Whenever an issue within the black community arises there are always people who want to say “don’t make it about race” or “this has nothing to do with race” when the truth is it has everything to do with race. I feel strongly about the way black women are represented on tv and in the mass media because anyone I meet for the first time tells me that I’m different as if I’ve just won a prize. Different as in -not like the way other black girls act- which is super weird to me because I know so many black girls who are similar to me, be it looks, demeanour or ambition level. I learned a long time ago that what these people really meant was that I didn’t fit the stereotype of a black girl. This would usually be followed with the backhanded compliment “you’re pretty for a dark skinned girl”, “I would date you even though you’re black” or “other black girls have so much attitude”. When I was younger I would quietly process what they had said, and the insults they had added to what could have been a compliment did nothing for my self esteem. As a woman, now I simply call them out on their ignorance.
A lot of people don’t know that we have been programmed to see black women as stereotypes, the “Jezebel” fair skinned and sexually enticing to all, the ” bitch” usually darker skinned with an attitude but good enough for sexual pleasure, “mammy”
the unattractive asexual docile care giver and “sapphire”, also unattractive, loud, bossy, sassy and constantly emasculates men. “Jezebel”, “Mammy” and the “bitch” are almost 200 years old, “Sapphire” has been around for 60 years and now there are two new stereotypes that we must contend with “the black bitch”(different from the bitch because she is not desirable but is all attitude” and “the educated black bitch” who is similar to “the black bitch” but is all about her career and money (think the independent black woman who doesn’t need a man). What is scary is that these stereotypes show up everyday from Beyonce to Oprah to Wendy Williams, we see them on Real Housewives of Atlanta and on Maury as well. Our “reality tv” gives these stereotypes life, but that’s not how black women really are.
I was lucky enough to go to elementary and high school where I didn’t have to prove I was not a stereotype thanks to my 3 older siblings that dispelled that for me. In college and in university often times teachers or even t.a wouldn’t be patient or helpful until my first set of marks came in and then they saw me as a “real student”, and at work my work-ethic speaks for itself. The one place I am constantly battling a stereotype is in my dating life. Some men can’t see past the skin colour and everything else is perfect but having to explain your partner’s skin colour proves a little too much for them especially considering how dark I am (it was their loss anyways!). Other men are able to combat their personal issues with skin-tone, and more likely it has been men of European backgrounds who have seen me as beautiful even if I’m not lighter-skinned. I would say that the hardest part for me is knowing that in the back of my mind if I was lighter, then I would be deemed worthy of love (any one who thinks like this is unworthy of my love, but you would not believe how many times I have been told this). How I’ve come out of relationshits (yeah that’s a word now) feeling is that these men think I’m desirable enough to be intimate with, but not good enough to “be with”. These men cannot deal with having their girlfriend be a very dark-skinned black woman.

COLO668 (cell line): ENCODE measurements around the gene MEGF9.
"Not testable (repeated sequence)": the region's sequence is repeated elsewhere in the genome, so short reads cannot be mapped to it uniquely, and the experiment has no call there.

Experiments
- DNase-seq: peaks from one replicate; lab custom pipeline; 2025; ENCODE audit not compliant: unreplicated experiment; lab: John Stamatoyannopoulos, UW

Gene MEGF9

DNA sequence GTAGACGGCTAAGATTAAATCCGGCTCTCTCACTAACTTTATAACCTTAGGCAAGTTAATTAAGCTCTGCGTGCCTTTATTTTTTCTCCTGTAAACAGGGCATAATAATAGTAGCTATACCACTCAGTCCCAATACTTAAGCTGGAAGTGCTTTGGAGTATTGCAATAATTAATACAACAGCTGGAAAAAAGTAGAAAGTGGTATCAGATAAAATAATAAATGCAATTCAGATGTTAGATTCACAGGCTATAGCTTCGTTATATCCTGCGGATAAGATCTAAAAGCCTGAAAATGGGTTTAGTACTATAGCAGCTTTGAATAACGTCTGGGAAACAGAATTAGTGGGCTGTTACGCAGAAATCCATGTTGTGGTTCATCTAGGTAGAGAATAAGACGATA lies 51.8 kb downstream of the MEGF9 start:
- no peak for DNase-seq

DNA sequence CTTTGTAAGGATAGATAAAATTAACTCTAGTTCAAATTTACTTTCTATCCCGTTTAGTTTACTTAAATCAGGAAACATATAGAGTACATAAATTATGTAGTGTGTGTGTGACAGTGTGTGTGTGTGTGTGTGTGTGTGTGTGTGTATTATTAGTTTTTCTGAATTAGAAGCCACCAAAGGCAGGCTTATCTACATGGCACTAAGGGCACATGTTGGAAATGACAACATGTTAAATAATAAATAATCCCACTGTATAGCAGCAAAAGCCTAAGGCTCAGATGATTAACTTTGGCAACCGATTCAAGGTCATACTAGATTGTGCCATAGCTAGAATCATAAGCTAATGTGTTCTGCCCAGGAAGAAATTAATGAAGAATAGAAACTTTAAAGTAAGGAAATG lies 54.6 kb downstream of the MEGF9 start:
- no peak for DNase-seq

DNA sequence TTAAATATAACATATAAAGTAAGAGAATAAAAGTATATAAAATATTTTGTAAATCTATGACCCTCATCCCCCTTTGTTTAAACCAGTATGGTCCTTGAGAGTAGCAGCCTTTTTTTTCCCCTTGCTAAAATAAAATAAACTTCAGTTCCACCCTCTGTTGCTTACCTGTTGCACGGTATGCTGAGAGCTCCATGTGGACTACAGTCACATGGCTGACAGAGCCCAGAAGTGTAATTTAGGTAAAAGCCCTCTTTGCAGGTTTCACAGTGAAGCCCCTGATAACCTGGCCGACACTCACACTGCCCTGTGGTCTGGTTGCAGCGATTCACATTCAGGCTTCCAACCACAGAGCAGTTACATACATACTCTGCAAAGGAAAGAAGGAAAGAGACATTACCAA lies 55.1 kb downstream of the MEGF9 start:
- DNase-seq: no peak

I love my skin colour, I even tan in the summer to make sure I’m evenly dark, but to know that this deep seeded construct of dark-skinned black women as unattractive, undesirable and morally corrupt still stands is very hard to live with especially when I see these stereotypes mass produced in the media. I know I’m not the only black woman who has had to dqeal with this, my hope is that the generation after does not have to deal with it in the same way. If talking about it helps one person I’m content with that and I’ll continue to share how I deal with life and love on this blog.
Source: Collins, P. H. (2002). Black feminist thought: Knowledge, consciousness, and the politics of empowerment. Routledge.